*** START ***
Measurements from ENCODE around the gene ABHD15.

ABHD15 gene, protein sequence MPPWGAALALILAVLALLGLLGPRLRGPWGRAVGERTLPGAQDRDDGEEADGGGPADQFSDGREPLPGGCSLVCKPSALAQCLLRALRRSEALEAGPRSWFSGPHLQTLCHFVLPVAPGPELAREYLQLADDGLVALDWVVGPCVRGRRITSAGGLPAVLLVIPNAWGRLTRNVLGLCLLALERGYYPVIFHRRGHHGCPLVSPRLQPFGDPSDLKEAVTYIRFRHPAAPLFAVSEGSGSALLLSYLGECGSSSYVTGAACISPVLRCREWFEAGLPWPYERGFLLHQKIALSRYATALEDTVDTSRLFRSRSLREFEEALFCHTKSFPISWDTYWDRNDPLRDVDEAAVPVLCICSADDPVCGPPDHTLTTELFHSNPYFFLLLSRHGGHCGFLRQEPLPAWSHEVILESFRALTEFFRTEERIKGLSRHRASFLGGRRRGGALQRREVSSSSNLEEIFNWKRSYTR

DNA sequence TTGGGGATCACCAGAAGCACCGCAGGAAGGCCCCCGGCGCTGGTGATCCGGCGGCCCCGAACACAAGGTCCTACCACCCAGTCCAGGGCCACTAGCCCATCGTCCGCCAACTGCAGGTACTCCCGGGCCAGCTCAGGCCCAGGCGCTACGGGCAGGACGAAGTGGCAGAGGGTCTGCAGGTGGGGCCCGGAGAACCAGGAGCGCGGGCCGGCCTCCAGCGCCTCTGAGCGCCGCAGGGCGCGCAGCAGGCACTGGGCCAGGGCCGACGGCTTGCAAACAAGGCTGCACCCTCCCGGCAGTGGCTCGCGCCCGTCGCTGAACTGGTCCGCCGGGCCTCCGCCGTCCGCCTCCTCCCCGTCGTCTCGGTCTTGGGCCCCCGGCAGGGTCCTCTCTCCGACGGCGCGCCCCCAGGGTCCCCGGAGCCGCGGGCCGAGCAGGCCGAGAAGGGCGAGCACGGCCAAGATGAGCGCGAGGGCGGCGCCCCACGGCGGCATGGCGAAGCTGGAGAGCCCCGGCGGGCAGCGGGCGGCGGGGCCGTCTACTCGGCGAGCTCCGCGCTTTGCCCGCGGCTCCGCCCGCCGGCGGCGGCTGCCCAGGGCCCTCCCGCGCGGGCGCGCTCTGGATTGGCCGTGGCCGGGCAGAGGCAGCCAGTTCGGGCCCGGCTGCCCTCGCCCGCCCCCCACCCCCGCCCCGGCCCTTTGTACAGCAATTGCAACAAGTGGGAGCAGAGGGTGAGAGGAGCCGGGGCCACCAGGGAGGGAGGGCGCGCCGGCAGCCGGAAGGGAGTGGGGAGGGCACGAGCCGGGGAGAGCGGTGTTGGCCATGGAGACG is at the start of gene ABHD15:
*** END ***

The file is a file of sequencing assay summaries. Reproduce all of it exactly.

Measurements from ENCODE around the gene ABHD15.

ABHD15 gene, protein sequence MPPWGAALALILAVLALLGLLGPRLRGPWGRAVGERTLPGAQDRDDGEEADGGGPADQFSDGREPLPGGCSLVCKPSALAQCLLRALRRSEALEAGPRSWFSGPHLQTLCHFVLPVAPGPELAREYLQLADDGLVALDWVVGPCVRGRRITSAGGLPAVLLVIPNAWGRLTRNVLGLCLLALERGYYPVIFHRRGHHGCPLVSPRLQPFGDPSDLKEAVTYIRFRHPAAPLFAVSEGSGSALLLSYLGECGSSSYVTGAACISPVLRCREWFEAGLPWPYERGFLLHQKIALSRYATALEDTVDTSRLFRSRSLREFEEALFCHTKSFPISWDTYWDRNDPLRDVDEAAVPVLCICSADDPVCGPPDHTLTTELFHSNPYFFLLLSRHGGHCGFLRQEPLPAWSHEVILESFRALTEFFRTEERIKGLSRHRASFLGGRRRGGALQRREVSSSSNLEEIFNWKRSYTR

DNA sequence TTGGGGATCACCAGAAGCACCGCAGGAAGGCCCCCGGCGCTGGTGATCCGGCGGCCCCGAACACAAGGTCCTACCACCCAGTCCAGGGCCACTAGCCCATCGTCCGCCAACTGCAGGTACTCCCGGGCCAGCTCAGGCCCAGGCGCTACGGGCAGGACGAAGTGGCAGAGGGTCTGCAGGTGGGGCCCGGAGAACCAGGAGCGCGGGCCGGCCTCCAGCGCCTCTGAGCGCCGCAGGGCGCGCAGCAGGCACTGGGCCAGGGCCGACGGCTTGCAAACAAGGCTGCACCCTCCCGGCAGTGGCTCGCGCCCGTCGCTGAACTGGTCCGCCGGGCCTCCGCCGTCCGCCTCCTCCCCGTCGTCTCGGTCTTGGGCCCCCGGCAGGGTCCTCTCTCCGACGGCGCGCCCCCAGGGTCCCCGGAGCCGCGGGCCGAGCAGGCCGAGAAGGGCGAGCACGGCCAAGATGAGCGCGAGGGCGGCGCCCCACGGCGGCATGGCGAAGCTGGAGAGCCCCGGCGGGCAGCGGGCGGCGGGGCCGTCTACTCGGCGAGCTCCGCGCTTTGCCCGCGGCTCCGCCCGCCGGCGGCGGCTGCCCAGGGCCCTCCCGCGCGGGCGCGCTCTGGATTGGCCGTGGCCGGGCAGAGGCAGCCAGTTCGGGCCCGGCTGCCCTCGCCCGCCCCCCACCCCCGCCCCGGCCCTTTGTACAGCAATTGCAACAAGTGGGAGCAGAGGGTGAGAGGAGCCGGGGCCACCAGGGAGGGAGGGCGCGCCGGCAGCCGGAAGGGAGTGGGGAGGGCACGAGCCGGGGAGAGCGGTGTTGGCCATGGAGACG is at the start of gene ABHD15: